Brian Oar

We played the Makai course at Princeville, our most well-heeled site. Again, we were pushed to the water’s edge, where we looked down at the occasional rogue surfer and the sketchy shadows of distant humpback whales. Earnest put together a good round there. The Cabbie was close behind. I was not unhappy—by that point we were pals. But nothing good was happening for me on the North Shore, except my room at the hotel, which offered a singularly narcotizing view of sunset at Bali Hai. Day four we play a notable muni called Wailua—notable not least because from its cinderblock clubhouse you can hit the mildly menacing Kauai Community Correctional Center with a soft-tossed Pro V1. Without doubt a shaggy course, Wailua is nonetheless beautifully set against the low running coast on the island’s east side. Locals stand gathered there, drinking beers, sharing sandwiches. The three of us are joined by one of them, a wiry chain-smoker who insists on his own cart, stripes it with disconcerting ease and accuracy, and eyeballs us warily. It is at Wailua that I buckle, as I always do on the fourth day of a golf trip. Day four kills me. My mind runs away. I decelerate. I feel the heat. And my neck aches. I stare at the distance as if it were my enemy. My swing thought, such as it were? I sort of miss my dog. I push shot after shot to the right, down the long, damp fairways. On the left side is the ocean, and I can’t even get myself a look. Bemused or disgusted, the local peels off after nine. Soon my fade diminishes and is replaced by a slice. Then a shank. And then I actually whiff. Earnest, out of respect, walks ahead of me in silence. The Cabbie, unflinching, reaches into his pocket, and I think: He’s going to give me a ball or something. I want no part of it. No gifts for me. I’ve just met this guy. I’m a mess. SMH. For real, I’m shaking my head. Get back, brah, I’m ready to blow. I dissemble. Things fall apart. But The Cabbie comes forward anyway, puts his hand on my shoulder and asks quietly, “What can I do for you, man?”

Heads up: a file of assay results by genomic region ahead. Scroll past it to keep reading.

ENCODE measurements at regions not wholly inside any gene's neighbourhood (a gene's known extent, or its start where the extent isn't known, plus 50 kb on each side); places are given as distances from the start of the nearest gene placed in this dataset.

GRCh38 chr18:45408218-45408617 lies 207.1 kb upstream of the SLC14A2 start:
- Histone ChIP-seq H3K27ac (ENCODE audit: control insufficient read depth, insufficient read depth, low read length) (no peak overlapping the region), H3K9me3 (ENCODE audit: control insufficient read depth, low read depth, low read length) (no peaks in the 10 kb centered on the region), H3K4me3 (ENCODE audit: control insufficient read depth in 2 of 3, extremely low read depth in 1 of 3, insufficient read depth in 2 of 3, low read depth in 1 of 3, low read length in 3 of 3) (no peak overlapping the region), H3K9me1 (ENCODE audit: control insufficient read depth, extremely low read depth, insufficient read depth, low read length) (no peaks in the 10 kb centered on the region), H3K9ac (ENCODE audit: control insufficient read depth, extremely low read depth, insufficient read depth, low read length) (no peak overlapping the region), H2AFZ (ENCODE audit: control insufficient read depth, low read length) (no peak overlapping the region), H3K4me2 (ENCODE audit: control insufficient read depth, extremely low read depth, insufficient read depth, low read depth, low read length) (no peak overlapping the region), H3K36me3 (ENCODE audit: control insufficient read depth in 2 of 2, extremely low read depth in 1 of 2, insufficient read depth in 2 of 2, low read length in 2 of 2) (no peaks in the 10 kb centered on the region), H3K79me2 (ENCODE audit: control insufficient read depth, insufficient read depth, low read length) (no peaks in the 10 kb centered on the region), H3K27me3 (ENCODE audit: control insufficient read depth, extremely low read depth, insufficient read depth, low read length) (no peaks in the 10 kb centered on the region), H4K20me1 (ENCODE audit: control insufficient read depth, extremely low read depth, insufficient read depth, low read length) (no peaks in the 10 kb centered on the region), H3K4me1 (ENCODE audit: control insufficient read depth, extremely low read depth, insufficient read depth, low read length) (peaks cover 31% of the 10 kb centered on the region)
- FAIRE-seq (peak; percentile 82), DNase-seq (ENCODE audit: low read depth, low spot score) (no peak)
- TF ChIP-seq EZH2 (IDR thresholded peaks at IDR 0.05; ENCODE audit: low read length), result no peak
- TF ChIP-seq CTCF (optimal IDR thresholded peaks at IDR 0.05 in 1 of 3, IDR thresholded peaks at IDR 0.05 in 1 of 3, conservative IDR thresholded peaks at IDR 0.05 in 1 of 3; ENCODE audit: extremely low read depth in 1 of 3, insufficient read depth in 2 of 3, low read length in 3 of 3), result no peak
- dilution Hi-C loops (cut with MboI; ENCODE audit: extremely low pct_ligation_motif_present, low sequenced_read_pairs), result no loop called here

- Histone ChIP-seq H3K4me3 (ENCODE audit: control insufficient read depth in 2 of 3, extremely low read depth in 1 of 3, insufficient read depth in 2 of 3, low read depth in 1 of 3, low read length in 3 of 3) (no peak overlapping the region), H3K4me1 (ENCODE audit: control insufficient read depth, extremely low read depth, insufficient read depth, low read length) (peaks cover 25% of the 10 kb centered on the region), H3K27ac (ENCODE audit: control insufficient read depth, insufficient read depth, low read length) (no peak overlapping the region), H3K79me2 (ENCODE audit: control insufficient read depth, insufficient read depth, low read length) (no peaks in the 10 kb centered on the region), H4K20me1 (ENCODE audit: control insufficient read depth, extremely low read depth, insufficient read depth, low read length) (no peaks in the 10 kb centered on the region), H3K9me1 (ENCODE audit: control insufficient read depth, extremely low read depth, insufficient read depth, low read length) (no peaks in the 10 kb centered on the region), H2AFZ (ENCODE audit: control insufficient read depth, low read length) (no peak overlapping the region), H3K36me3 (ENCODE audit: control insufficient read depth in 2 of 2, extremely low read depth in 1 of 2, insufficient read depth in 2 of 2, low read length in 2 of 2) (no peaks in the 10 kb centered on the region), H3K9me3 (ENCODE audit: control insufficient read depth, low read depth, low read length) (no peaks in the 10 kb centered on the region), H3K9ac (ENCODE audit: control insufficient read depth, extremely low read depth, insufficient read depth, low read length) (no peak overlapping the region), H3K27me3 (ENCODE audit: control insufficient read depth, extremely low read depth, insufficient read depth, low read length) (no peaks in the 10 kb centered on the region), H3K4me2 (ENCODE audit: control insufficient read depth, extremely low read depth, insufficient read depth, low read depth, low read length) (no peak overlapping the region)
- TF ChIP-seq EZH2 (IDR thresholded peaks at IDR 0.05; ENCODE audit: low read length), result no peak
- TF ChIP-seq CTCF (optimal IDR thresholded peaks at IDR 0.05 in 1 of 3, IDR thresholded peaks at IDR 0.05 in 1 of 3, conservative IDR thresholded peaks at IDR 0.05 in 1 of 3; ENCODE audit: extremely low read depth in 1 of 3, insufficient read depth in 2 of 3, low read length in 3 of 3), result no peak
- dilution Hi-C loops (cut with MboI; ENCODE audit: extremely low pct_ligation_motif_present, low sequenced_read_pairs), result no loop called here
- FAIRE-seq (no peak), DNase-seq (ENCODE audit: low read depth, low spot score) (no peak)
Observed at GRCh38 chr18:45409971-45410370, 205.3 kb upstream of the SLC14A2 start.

A magnificent view of Puakea.
Brian Oar

I’ve never heard that question on a golf course before. Not on a dozen golf trips, not in a dozen dozen rounds. Squared. He is offering something, anything, the only thing we brought with us when we came here. Something ancient, like the game we are playing, something cosmic, like the island on which we stand. Friendship, even at this great remove. Beyond that, there is nothing he can do for me. I figure I have to do it myself. I touch him on top of his shaved head and laugh. “It’s cool,” I say. “I’m just glad we made it this far together.”